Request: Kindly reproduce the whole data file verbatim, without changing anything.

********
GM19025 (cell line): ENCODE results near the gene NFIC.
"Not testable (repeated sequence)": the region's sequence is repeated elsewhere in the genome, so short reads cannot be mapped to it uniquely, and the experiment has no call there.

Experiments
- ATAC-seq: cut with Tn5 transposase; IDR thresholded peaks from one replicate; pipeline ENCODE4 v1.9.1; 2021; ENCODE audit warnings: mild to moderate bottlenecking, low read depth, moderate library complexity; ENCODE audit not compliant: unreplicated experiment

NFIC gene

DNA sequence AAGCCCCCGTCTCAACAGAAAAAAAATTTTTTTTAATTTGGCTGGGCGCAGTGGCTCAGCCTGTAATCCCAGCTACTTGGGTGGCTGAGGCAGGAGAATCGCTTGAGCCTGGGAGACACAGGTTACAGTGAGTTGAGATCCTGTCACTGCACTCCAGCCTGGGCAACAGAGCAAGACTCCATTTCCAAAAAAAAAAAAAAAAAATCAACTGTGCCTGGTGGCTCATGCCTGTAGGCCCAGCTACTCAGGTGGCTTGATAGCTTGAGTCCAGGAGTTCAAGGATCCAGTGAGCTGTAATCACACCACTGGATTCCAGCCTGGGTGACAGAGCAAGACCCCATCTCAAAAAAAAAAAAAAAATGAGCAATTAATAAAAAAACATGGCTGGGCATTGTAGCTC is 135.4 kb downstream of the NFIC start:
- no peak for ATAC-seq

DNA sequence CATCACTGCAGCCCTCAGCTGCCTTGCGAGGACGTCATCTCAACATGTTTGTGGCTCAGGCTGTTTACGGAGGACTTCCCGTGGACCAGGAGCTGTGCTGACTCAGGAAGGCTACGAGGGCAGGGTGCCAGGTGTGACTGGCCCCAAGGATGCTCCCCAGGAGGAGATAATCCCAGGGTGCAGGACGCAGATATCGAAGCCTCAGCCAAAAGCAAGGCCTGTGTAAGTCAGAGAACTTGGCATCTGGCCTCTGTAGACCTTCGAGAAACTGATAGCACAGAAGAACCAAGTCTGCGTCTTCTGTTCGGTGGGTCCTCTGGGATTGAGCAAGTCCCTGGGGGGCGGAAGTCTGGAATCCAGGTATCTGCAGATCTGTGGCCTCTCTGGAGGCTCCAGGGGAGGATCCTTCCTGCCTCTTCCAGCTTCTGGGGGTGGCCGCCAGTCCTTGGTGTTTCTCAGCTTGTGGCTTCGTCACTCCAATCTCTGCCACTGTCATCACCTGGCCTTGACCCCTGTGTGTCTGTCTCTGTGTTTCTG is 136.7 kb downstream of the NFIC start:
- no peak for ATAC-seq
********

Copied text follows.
GM19025 (cell line): ENCODE results near the gene NFIC.
"Not testable (repeated sequence)": the region's sequence is repeated elsewhere in the genome, so short reads cannot be mapped to it uniquely, and the experiment has no call there.

Experiments
- ATAC-seq: cut with Tn5 transposase; IDR thresholded peaks from one replicate; pipeline ENCODE4 v1.9.1; 2021; ENCODE audit warnings: mild to moderate bottlenecking, low read depth, moderate library complexity; ENCODE audit not compliant: unreplicated experiment

NFIC gene

DNA sequence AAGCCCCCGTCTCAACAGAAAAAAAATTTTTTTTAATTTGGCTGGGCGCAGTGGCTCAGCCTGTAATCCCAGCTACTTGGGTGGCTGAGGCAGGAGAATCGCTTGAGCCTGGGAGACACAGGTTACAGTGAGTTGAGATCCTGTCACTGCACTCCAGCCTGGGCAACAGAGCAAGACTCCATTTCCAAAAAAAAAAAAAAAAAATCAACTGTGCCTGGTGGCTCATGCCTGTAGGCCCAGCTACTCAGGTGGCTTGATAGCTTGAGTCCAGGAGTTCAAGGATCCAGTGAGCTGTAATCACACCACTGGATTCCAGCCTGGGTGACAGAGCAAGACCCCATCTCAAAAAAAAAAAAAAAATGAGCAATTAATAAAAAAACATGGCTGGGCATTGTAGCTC is 135.4 kb downstream of the NFIC start:
- no peak for ATAC-seq

DNA sequence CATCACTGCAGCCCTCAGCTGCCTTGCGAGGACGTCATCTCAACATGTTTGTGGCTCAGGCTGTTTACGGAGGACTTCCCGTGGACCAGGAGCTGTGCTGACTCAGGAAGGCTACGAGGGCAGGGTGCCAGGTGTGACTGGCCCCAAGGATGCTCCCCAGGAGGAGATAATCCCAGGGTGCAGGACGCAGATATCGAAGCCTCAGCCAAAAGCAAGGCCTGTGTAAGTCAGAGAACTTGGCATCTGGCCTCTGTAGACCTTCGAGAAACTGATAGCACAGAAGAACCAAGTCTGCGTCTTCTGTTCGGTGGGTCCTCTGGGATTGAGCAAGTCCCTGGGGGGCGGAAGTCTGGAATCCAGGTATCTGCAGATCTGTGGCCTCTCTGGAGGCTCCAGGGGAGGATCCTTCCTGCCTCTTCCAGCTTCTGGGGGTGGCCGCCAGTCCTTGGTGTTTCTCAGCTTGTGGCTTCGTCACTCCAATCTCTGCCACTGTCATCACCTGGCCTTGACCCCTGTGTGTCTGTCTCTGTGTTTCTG is 136.7 kb downstream of the NFIC start:
- no peak for ATAC-seq